Intel has been talking about its upcoming Knights Landing chip, aimed at high-performance computing workloads, for quite some time. Knights Landing is the next in a family of chips aimed at delivering very high performance in workloads that can be effectively parallelized.
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According to various press reports, Intel says the chip will deliver in excess of three teraflops ("teraflop" stands for trillion floating point operations per second) of double-precision floating point performance, and six teraflops of single-precision floating point performance. Intel has also made it clear that the Knights Landing chip can function as a stand-alone processor with -- according to the chip's chief engineer in a statement to The Platform -- "pretty respectable" per-thread performance.
Why this is interesting to investors
Intel has long talked about the importance of the high-performance computing market to its data-center growth story. Diane Bryant, who heads up Intel's data center group, showed the following slide at the company's November investor meeting:
I believe that "technical computing," as it's referred to in this slide, encompasses Intel's high-performance computing-oriented platform sales. Technical computing makes up a significant portion of the company's data-center revenues today, and it's expected to be a very fast-growing segment through 2018.
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Although the bulk of the revenue that Intel generates from high-performance computing comes from selling its standard Xeon processors, Intel apparently views the opportunity as important enough to develop a very complex custom chip architecture for high-performance computing.
Intel is really playing this up as a stand-alone chip
Intel says Knights Landing will come in three variants. The first will be as a version mounted on an add-in board. In this case, Knights Landing plugs in to a traditional server and acts as a co-processor. However, the other two variants will come as stand-alone processors, with the difference between them being whether the company's Omni-Path interconnect fabric is integrated onto the chip.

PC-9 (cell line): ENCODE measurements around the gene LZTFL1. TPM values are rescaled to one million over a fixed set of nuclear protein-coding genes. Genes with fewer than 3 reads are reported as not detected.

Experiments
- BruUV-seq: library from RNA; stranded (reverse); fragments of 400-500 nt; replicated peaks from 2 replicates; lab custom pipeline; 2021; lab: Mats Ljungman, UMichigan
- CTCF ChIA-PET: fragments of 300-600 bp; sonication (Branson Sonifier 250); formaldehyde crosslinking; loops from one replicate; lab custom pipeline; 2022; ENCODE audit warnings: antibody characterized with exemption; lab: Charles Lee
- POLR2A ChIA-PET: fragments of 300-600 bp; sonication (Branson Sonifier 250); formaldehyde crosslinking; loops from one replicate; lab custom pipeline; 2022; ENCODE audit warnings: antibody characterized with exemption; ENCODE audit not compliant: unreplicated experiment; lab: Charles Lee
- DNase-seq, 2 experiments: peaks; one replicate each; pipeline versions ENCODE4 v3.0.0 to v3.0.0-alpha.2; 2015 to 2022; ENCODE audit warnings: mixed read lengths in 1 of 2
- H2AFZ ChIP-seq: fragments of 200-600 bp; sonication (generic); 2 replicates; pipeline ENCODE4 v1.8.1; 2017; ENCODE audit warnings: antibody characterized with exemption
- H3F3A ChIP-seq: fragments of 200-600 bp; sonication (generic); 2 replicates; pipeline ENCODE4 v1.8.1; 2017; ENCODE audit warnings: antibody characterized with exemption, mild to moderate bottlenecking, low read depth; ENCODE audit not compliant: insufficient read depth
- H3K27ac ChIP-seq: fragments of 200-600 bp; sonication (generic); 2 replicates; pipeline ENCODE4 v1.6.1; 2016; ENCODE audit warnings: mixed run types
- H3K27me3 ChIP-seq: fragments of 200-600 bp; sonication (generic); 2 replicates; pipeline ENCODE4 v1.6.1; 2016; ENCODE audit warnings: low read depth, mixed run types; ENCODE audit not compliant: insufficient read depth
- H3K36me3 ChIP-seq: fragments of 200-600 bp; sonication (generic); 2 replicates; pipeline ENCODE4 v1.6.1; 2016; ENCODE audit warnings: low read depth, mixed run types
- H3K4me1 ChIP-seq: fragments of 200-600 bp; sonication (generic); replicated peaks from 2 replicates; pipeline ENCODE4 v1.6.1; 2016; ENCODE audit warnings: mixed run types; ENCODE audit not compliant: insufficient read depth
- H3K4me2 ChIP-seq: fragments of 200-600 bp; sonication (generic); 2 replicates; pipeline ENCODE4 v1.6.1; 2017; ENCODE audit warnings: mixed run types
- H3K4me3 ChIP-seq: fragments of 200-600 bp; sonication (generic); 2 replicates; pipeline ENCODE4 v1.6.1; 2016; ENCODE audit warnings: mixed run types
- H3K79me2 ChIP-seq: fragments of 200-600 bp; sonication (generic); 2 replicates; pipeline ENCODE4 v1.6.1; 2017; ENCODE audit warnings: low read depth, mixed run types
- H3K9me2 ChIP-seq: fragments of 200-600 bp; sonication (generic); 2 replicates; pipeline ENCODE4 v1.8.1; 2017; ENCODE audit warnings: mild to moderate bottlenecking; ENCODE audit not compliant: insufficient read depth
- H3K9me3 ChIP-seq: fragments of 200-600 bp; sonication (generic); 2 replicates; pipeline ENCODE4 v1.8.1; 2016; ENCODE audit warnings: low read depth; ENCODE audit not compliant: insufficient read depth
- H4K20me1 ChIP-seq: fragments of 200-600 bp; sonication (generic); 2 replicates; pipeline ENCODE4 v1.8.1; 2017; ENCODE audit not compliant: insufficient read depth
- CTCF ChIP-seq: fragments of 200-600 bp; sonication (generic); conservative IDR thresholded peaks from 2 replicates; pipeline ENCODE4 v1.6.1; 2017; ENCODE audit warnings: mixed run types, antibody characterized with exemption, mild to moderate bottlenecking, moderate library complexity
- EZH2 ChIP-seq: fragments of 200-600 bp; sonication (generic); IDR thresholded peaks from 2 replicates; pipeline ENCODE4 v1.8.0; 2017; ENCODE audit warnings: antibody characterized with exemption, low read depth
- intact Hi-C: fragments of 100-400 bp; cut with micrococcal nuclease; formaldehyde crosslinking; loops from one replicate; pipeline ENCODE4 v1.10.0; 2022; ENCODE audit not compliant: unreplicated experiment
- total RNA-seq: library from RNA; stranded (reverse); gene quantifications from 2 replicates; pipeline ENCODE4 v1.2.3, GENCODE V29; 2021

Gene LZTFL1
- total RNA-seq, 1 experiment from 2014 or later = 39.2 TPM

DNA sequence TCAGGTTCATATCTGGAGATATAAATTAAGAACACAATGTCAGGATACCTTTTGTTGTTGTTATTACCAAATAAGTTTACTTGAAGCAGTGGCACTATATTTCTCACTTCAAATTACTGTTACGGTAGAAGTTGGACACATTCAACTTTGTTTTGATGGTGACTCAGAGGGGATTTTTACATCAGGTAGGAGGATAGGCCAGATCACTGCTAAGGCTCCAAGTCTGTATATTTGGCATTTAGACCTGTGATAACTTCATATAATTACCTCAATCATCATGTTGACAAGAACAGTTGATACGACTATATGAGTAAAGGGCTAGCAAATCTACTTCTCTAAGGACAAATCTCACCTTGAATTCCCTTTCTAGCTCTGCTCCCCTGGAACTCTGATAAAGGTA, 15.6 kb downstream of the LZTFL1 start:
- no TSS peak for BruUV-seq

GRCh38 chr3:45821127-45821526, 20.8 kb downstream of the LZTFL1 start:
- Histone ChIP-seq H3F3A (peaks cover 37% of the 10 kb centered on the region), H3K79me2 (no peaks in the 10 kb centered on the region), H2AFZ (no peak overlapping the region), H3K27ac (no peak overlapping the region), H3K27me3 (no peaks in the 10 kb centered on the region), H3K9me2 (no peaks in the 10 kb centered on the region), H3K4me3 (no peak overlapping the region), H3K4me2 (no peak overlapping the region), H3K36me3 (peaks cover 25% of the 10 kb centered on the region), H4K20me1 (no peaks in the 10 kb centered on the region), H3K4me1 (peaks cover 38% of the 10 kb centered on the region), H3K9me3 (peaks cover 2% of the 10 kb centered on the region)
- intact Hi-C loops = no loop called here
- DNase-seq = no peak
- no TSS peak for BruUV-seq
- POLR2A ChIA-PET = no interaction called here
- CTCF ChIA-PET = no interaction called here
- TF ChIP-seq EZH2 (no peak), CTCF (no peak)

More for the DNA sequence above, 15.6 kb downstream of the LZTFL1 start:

According to a slide that Intel showed at the International Supercomputing Conference last year, Intel expects more than 50 system providers to sell systems with Knights Landing as a stand-alone CPU. It also said to expect "many more card-based systems."
Once Knights Landing has been in the market for a while, I'd be very interested to see what the relative mix between stand-alone Knights Landing chips and co-processor cards looks like.
Coming up next? Knights Hill
Intel has said that the next-generation Xeon Phi chip is known as Knights Hill, but it hasn't given too many details beyond that. We do know that it will be built on Intel's 10-nanometer technology, which should allow the company to cram in substantially more compute cores, which themselves should also get faster.
And since Intel is positioning the Knights Family as stand-alone processors, I expect that in addition to a large boost in raw computing performance, Intel will make another large leap in single-threaded application performance. If so, it could further strengthen the value proposition of the Knights chips as stand-alone processors that can be sold in place of standard Xeon processors for certain workloads.
At any rate, I'm excited to see how big of a role the Knights family of chips, both in stand-alone form and co-processor form, winds up playing for Intel's data-center group down the line.
The article Why Intel Corporation's Knights Landing Is a Big Deal originally appeared on Fool.com.
Ashraf Eassa owns shares of Intel. The Motley Fool recommends Intel. Try any of our Foolish newsletter services free for 30 days. We Fools may not all hold the same opinions, but we all believe that considering a diverse range of insights makes us better investors. The Motley Fool has a disclosure policy.
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